The government's recent warning about some packaged fresh spinach has people worried about the safety of their produce, especially greens and lettuces.
After an outbreak of E. coli infections, the Food and Drug Administration recommended that consumers not eat any products containing fresh spinach from Natural Selection Foods of San Juan Bautista, Calif., with a date code of Oct. 1, 2006, or earlier.
Apparently, the particular strain of E. coli involved in this outbreak cannot be washed off. But other spinach, greens, and lettuce are considered safe to eat -- as long as they are washed properly.
Fear of contamination should not keep you from enjoying the many nutritional benefits of produce, says David Grotto, RD, a spokesman for the American Dietetic Association.
"Just make sure you follow safe food-handling procedures in your kitchen, and you can continue to enjoy all the vitamins, minerals, fiber, and disease-protecting health benefits of all produce, including lettuces and greens," Grotto says.
But how do you make sure you're following these safe procedures? WebMD asked the experts for tips about the care and handling of fresh produce.
Tips for Washing Produce
Keep in mind that produce is a raw product, grown in dirt, which is handled by lots of people before it ever gets into your kitchen. Bacteria can be transferred from dirt residue, or from any of the people handling the produce before and after it arrives in the supermarket.
To ensure the safety of your produce, including organic produce, it's important to wash it well, using proper technique, experts say. It's better to be safe and wash all produce -- even bananas and melons with tough skins and rinds -- to remove any dirt, pesticides, or bacteria.
Many people are not accustomed to washing melons, but "salmonella on the rind of a melon can be transferred to the knife and contaminate the flesh of the melon if you don't wash it," says Grotto.
There is one exception to the washing rule: Bagged salad mixes that are pre-washed do not need to be washed again, Feist says. But if the salad package does not indicate that it is washed -- or if you have any doubts -- wash it again.
Here are five tips for proper cleaning and handling of fresh produce:
- The produce is not the only thing you need to wash. Wash your hands thoroughly, using warm water and soap, for at least 20 seconds before and after handling food. "Dirty hands are a very common source of bacterial contamination," says Feist. "Hand washing is one of the most important things you can do to reduce the incidence of food-borne illness."
- Wash the produce under a stream of cool water or using the spray nozzle of your faucet.
- Rub the produce with your hands, or scrub with a vegetable brush, to remove potential bacteria in all the grooves and crevices.
- No soap or special solutions are necessary; plain, cool water is the best agent. "Solutions designed to wash produce have not shown any advantage of reducing pathogens on produce over using cool running water," Feist says.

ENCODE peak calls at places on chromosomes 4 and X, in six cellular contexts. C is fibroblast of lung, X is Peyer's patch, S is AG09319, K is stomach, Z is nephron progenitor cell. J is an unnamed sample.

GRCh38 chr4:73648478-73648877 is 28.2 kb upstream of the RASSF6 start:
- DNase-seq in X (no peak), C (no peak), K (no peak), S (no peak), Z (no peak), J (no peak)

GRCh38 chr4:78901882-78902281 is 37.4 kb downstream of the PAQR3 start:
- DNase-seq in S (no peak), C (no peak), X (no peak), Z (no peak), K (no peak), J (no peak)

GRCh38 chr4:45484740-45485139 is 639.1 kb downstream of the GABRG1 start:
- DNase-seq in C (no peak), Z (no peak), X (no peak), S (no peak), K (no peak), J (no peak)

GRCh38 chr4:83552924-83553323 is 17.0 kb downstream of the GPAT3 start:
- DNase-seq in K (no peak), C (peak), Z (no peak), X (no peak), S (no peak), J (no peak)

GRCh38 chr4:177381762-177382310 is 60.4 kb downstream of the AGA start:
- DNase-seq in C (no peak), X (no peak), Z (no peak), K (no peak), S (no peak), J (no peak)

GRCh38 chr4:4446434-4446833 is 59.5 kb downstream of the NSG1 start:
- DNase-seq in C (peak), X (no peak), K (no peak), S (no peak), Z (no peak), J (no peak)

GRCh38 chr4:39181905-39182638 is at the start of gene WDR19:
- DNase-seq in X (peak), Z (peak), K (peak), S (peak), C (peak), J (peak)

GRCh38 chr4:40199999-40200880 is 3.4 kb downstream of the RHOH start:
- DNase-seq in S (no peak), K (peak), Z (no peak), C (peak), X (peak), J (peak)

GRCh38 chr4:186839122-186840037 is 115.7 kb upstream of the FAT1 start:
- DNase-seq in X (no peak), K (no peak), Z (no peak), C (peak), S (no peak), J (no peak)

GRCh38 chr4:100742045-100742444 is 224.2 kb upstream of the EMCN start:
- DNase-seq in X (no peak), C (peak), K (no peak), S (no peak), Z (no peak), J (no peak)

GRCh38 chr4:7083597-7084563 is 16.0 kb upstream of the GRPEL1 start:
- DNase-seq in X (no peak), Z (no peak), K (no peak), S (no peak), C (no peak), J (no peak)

- One potential source of contamination is your own kitchen. Knives, cutting boards, counters, plates, and sponges should be cleaned with soap and water to prevent contamination. "Sponges stay moist and are often breeding grounds for bacterial contamination, so we recommend using clean cloth towels instead of sponges, and washing them often," says Feist. If you prefer sponges, wash them often, in either the dishwasher or washing machine.
- Store perishable fruits and vegetables (such as strawberries, lettuce, herbs, and mushrooms) in a clean refrigerator kept at 40 degrees or below, the FDA recommends. And always refrigerate produce that was purchased pre-cut or peeled, to maintain quality and safety.
Despite the recent spinach scare, food-borne illnesses are actually on the decline overall, according to Shelley Feist, executive director of the Partnership for Food Safety Education in Washington.
"We initiated the 'Fight Bac' campaign 10 years ago to inform consumers how to practice home food safety, and ever since, we have seen a declining incidence of food-borne illness," she says.
That's not to say that food-borne illness is not still a serious problem. The Centers for Disease Control estimate that 76 million people get sick, more than 300,000 are hospitalized, and as many as 5,000 die from food-borne illness each year.
Those most at risk are "young children, pregnant women, older adults, and anyone with a weakened immune system," such as someone suffering from a chronic illness, says Feist, whose nonprofit group seeks to educate consumers on safe food handling.
While all produce is subject to bacterial contamination, lettuce appears to be especially vulnerable. In response to recurring outbreaks of E. coli linked to lettuce, the FDA earlier this year developed a Lettuce Safety Initiative, which aims to assess industry safety practices and alert consumers quickly in case of a problem. After the recent outbreak, the initiative was expanded to include spinach.